Coping During COVID-19

Armenian healthcare experts offer their insight

While a great deal of concern has been focused on the novel coronavirus’ proven threats to physical health, there is another acute, if not immediately recognized, health crisis looming with equally tragic consequences.

“The major issue of any pandemic is fear of loss,” explained Rev. Dr. Vahan Kouyoumdjian during a recent interview with the Armenian Weekly. That fear, as the pastor of the Armenian Church of the Holy Resurrection in Conn. explained, can be paralyzing in the long-term. The emotional distress caused by the pandemic and lockdowns is real and exacting a great toll.

Professor Nevair Oranjian, an adjunct lecturer in the Department of Secondary Education and Youth Services at Queens College-CUNY explained how the prolonged isolation caused by the lockdowns can be detrimental to mental health. This can stem from the stress of not having a job or steady income and being confined to one’s home for long periods of time. According to The Washington Post, text messages to the federal government’s disaster distress hotline increased by more than 1,000 percent in April. “People with mental health issues may also revert back to unhealthy coping mechanisms,” worried Oranjian, who explained that increased substance abuse and unhealthy habits like binge eating could become commonplace. In fact, mental health experts are working to address concerns about a rise in suicides due to the pandemic, since there has historically been an increase during times of extreme economic decline and social disconnection.

Of particular concern to mental health experts are the unique challenges this crisis can pose to children. During a webinar on mental health hosted by the Armenian General Benevolent Union (AGBU) on Friday, Dr. Louis Najarian recommended that children should maintain a daily structured schedule and should be encouraged to ask questions about what is going on right now. Adults should be prepared to offer age-appropriate answers. “Children are geared to talk,” explained Dr. Najarian. “I can’t stress enough to parents to listen to their children.”  Dr. Najarian also offered a stress regulation activity for children. He said parents can invite their children to make a list under “So much is different right now. What is still the same?” This is designed to encourage children to hold onto the things in their life that are still consistent amidst all the uncertainty. 

The effects of the pandemic and imposed lockdowns not only give mental health professionals cause for concern about their patients, but also directly impact their work, making what can already be a difficult job more challenging. Lena Minassian, a direct support professional who works with individuals with developmental disabilities, has been facing unique challenges in her job due to the pandemic. Particularly challenging has been her patients’ limited understanding of the restrictions and realities associated with the pandemic. “These individuals rely very heavily on the staff that come to support them daily,” explained Minassian. “It continues to remain our job to fully support each individual not only with daily care but with positivity to ensure their homes are safe.”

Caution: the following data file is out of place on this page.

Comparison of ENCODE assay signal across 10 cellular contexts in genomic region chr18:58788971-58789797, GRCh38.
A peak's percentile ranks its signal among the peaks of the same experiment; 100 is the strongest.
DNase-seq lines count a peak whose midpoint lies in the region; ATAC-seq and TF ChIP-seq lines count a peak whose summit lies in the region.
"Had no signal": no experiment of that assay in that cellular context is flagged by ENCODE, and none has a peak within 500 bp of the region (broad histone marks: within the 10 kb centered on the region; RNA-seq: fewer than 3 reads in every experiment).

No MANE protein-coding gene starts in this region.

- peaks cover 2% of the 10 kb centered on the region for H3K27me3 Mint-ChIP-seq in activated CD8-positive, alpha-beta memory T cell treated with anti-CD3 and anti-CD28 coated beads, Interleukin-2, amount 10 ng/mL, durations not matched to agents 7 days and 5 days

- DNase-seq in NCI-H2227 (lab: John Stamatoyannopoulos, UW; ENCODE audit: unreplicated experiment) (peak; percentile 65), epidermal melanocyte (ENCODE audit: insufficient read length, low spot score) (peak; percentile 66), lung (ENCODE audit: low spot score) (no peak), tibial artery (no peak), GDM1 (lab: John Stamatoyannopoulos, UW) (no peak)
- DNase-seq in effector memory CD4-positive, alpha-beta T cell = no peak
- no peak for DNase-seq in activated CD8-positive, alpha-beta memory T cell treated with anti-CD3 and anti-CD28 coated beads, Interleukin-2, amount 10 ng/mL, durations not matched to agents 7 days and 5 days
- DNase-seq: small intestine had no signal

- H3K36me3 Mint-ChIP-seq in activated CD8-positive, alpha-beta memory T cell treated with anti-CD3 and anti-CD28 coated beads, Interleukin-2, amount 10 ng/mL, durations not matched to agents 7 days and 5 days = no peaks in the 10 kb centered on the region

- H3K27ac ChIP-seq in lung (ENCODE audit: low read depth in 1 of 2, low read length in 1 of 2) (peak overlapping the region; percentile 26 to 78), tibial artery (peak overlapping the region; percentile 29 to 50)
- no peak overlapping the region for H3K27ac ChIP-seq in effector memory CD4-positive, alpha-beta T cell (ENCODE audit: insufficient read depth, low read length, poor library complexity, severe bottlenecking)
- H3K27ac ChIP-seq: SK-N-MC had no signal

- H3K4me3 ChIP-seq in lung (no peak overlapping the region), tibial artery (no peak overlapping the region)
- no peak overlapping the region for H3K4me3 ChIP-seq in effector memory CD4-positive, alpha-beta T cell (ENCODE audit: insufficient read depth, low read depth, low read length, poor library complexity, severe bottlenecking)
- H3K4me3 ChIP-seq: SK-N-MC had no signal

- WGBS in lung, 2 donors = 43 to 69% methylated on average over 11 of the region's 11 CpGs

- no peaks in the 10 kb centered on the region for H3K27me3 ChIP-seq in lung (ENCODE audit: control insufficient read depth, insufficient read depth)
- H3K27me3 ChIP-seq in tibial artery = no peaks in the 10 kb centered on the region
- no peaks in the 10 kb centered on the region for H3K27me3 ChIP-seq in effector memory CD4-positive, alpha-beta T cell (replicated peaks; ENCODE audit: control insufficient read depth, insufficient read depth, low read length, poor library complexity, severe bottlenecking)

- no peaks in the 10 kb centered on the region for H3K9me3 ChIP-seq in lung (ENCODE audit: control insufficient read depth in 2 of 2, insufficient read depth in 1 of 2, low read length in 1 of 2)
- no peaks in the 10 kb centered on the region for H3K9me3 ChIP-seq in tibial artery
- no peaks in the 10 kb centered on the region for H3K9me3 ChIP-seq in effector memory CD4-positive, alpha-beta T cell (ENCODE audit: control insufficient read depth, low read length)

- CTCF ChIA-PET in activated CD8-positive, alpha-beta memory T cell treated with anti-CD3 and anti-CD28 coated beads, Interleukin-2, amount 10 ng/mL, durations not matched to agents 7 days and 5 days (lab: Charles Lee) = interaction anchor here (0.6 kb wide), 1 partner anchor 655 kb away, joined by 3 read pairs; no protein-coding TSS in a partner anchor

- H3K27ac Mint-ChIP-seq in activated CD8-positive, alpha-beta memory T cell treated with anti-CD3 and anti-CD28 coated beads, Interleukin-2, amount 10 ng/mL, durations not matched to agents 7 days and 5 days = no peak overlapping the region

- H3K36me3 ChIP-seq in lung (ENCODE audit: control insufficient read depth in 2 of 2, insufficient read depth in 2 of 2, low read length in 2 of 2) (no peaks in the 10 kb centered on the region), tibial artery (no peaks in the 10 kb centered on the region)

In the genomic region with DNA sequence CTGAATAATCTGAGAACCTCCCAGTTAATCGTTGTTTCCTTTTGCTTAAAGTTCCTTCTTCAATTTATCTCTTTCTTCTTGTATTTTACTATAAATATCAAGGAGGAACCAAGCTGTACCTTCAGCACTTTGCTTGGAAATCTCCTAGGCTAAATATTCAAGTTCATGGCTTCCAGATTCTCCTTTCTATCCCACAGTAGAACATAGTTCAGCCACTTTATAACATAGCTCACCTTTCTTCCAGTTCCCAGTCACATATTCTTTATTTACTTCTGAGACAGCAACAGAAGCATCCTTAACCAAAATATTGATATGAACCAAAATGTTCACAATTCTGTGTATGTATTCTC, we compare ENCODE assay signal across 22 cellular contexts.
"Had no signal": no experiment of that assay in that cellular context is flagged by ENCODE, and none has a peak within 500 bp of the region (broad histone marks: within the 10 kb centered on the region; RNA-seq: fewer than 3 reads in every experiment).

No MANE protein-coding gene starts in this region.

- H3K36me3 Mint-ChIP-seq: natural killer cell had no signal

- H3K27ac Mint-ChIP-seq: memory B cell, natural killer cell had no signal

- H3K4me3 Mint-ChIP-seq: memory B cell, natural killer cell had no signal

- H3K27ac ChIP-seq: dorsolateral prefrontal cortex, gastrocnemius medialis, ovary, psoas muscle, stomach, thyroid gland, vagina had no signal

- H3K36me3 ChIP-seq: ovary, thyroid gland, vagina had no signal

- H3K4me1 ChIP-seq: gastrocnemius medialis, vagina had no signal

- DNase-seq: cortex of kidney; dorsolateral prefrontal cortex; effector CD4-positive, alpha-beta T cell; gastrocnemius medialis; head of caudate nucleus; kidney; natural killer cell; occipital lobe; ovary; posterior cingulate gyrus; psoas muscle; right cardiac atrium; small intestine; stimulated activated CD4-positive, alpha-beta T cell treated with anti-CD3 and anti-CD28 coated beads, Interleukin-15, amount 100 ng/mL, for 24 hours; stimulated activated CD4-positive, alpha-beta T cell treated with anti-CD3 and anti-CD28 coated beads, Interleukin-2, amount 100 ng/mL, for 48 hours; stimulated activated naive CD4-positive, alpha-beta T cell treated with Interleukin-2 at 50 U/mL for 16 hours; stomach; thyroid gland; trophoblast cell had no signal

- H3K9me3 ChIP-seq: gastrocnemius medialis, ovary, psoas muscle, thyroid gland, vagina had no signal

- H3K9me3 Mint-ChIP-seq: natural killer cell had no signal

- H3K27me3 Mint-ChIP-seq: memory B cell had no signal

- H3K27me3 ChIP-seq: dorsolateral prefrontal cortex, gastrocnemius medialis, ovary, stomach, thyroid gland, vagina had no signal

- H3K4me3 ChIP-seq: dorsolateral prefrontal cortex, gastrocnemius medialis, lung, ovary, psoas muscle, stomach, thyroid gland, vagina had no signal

A current focus for mental health experts is providing recommendations for different ways to cope with the increased stress and instability that people may experience during this crisis. An important step in this process is understanding just what you need so you can respond appropriately. Dalita Getzoyan, MA, MT-BC, LPMT, and a music therapist for Continuum Care Hospice of RI explained that the physical distancing required to help mitigate the spread of the coronavirus is leading to feelings of isolation for many people, and each person will have their own way of trying to maintain a connection to others. 

For some people, physical touch is important, while others may simply enjoy communicating verbally. Still others may find comfort in doing things for friends or helping them with their needs. Getzoyan suggested, “If you are someone who benefits from physical touch, consider ways that you can provide physical comforts to yourself while you are unable to receive this from others. If you enjoy verbal connection or spending time together, reach out to people you love and tell them how much you appreciate them, maybe over an extended video chat.”

Rev. Dr. Kouyoumdjian also offered helpful recommendations for coping, particularly ones that include life’s simple pleasures such as listening to music, going for a jog or reading. “Ultimately, for me as a Christian, faith in God is my way of coping,” he added.

As America slowly begins to recover from the coronavirus-related healthcare surges and months- long lockdown policies, a serious mental health pandemic awaits on the horizon. Fortunately, it seems that those who work in the field of mental health will be uniquely equipped and prepared to help patients manage this scary situation.

Shant Eghian

Shant Eghian

Shant Eghian is a class of 2018 graduate of Assumption College. He has written for several online magazines such as Liberty Island and Odyssey Online. He serves as a deacon in the Armenian Church.
Shant Eghian

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